After supporting The Snuts earlier this year, The Royston Club took to the Adrian Flux Waterfront stage. Just over three years on from their first live show, the boys seemed completely comfortable on the stage, confidently bouncing from one song to the next. Speaking of the Adrian Flux Waterfront stage, Ireland’s The Academic managed to recover after sound issues kept them off the stage, forcing them to half their set time. Deciding a set-list on the spot, there is no doubting that those in the audience that waited around got to see one hell of a band.
As the night drew to a close, DMA’s took centre stage, producing forty-five minutes of the best indie music you’ll find just about anywhere in 2022. The Australian anthem producers never missed a beat, cooly running through their setlist with the crowd in the palm of their hands. Taking the time before launching into their final track, frontman Tommy O’Dell thanked the crowd for welcoming the group back to England, but after a set that good the pleasure was all ours. On either side of DMA’s, both KAWALA and Little Comets took to other stages. The former released their excellent debut album ‘Better With You’ back in March, and perhaps with the quality of that release could have benefited from a longer set then their allocated thirty minutes. With five albums under their belts, Little Comets controlled the stage like total pros. Well over a decade since their first show, you’re always guaranteed a good show when they pick up their guitars.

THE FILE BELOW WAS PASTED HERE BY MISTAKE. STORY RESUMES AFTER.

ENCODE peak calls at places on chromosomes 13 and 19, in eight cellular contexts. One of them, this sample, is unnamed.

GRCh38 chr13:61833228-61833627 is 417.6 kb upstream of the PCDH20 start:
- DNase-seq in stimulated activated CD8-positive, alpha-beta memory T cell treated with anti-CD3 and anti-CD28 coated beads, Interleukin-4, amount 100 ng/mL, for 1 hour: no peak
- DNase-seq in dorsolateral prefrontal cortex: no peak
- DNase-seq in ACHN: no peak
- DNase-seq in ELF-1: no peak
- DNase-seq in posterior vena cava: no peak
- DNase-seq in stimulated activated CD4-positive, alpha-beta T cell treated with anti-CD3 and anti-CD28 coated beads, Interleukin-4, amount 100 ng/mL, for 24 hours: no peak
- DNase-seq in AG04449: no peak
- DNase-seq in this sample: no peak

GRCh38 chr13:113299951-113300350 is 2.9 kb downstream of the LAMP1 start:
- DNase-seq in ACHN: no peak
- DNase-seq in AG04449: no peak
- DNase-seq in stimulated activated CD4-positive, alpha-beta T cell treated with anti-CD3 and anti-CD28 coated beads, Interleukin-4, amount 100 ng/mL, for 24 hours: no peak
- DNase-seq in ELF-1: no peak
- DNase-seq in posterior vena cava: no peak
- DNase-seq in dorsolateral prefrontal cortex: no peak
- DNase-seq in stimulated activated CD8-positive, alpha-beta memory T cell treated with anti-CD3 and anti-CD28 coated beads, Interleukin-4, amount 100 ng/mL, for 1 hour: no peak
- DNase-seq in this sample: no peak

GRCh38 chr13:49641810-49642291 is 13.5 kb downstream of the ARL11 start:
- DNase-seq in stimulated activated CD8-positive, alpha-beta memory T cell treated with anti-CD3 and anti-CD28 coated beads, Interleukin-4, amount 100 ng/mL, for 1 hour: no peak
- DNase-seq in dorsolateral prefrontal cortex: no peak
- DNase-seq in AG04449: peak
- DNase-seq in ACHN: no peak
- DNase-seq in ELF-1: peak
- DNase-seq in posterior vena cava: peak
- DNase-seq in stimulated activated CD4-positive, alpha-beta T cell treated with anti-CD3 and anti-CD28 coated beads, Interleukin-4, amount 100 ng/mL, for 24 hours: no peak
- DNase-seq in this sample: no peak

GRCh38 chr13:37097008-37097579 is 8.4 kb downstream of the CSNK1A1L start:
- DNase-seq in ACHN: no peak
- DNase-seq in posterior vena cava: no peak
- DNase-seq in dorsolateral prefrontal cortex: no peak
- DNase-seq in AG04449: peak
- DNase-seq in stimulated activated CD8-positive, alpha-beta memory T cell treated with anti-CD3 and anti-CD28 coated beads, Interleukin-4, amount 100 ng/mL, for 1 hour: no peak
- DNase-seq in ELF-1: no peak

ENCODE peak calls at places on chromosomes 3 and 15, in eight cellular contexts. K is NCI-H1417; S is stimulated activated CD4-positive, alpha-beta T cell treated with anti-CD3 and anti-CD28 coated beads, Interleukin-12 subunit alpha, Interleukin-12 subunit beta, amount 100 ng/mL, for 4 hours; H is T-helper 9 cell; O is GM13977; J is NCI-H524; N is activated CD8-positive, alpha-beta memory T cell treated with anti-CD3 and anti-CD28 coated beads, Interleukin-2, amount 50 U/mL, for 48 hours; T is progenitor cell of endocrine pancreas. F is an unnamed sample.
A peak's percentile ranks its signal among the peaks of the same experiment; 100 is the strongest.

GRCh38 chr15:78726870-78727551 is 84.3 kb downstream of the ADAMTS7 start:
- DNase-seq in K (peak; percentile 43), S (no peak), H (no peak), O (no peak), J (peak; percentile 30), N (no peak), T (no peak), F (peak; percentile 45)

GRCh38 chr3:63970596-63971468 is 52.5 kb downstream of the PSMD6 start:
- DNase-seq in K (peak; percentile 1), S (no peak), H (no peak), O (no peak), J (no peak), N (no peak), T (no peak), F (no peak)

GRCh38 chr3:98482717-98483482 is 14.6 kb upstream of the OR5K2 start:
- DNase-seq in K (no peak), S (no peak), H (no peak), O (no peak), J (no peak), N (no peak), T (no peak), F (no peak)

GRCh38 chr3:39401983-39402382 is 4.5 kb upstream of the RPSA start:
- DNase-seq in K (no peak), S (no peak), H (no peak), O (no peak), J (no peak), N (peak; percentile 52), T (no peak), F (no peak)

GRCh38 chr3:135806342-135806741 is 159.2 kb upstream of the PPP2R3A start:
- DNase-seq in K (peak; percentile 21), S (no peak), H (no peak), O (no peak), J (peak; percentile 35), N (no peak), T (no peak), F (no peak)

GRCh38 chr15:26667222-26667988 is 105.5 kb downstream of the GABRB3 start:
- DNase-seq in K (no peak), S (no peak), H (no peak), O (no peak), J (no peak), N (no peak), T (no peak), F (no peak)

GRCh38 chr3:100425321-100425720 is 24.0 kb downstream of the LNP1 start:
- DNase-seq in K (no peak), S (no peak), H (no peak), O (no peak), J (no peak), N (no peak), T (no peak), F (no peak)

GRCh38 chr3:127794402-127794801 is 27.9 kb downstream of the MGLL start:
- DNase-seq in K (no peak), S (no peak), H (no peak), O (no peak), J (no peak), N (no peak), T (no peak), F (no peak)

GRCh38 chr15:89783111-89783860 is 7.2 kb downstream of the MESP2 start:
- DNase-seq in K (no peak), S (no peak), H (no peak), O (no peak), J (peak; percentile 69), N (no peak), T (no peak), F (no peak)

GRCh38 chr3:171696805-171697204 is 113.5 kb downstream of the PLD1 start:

Photo: Lina Molloholli
‘We’re going to lean on our first album, we hope that’s alright’, were the words of The Kooks’ frontman Luke Prichard a few songs into their headline set. Well that’s exactly what they did from the word go. Album openers became show openers as the first five songs off ‘Inside In/ Inside Out’ kicked off their set. Back in 2006 Rolling Stone dubbed the album “utterly forgettable”, well the ten-thousand strong singing every word back fifteen plus years after its release seem to disagree. The one-two punch of ‘Ooh La’ and ‘She Moves In Her Own Way’, got the crowd swinging and singing, with the group looking very much in their element on the stage. ‘Bad Habit’ marked the first abandonment of the band’s debut album, with the recently released ‘Connection’ and singalong supremo ‘Shine On’ following to mark the halfway point of their set.
Mirroring their debut album once again, ‘I Want You’, ‘Jackie Big Tits’ and ‘If Only’ arrive as a trio set to send the audience back to the noughties. Unlike other mid 2000s trends like Man United being good and baggy jeans, each of these songs have stood the test of time, still holding up today.
The Kooks’ may have been there to celebrate their debut album, but initial show closers ‘Always Where I Need To Be’, ‘Do You Wanna’ and ‘Junk Of The Heart (Happy)’ showcase how the band have continued to perform at the very highest level of the indie music scene.
Photo: Lina Molloholli
As is the norm an encore was requested and granted, as the band headed back out on the stage for their three final tracks. ‘Matchbox’ still holds up after all these years, and ‘No Pressure’ the closing track off their most recent full album was a welcome addition. But truth be told, not one song can hold up to ‘Naïve,’ after all these years it remains The Kooks magnum opus. With over four-hundred million Spotify streams, it has transcended indie music to become a song that will be remembered. An excellent final note both from band and festival, as it marked the closing act from a band who perhaps unfairly are denied the chance to headline festivals more frequently.